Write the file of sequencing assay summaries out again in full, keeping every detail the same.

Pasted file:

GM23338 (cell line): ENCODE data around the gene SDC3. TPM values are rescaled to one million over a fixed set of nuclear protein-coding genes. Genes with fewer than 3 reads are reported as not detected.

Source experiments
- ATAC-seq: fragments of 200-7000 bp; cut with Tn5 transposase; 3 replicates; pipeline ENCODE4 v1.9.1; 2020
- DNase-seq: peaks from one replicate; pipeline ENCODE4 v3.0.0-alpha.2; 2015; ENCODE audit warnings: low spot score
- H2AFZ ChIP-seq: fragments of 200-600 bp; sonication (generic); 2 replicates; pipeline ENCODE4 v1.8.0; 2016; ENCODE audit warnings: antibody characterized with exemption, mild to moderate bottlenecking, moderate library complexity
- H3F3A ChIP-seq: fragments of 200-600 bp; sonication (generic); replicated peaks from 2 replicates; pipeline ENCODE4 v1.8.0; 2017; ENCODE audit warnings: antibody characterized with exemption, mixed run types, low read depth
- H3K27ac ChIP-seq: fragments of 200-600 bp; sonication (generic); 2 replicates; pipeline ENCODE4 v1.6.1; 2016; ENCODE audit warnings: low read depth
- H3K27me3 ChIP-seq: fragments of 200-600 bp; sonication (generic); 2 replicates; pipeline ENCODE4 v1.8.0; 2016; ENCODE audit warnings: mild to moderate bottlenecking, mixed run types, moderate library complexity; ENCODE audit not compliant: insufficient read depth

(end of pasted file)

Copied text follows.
GM23338 (cell line): ENCODE data around the gene SDC3. TPM values are rescaled to one million over a fixed set of nuclear protein-coding genes. Genes with fewer than 3 reads are reported as not detected.

Source experiments
- ATAC-seq: fragments of 200-7000 bp; cut with Tn5 transposase; 3 replicates; pipeline ENCODE4 v1.9.1; 2020
- DNase-seq: peaks from one replicate; pipeline ENCODE4 v3.0.0-alpha.2; 2015; ENCODE audit warnings: low spot score
- H2AFZ ChIP-seq: fragments of 200-600 bp; sonication (generic); 2 replicates; pipeline ENCODE4 v1.8.0; 2016; ENCODE audit warnings: antibody characterized with exemption, mild to moderate bottlenecking, moderate library complexity
- H3F3A ChIP-seq: fragments of 200-600 bp; sonication (generic); replicated peaks from 2 replicates; pipeline ENCODE4 v1.8.0; 2017; ENCODE audit warnings: antibody characterized with exemption, mixed run types, low read depth
- H3K27ac ChIP-seq: fragments of 200-600 bp; sonication (generic); 2 replicates; pipeline ENCODE4 v1.6.1; 2016; ENCODE audit warnings: low read depth
- H3K27me3 ChIP-seq: fragments of 200-600 bp; sonication (generic); 2 replicates; pipeline ENCODE4 v1.8.0; 2016; ENCODE audit warnings: mild to moderate bottlenecking, mixed run types, moderate library complexity; ENCODE audit not compliant: insufficient read depth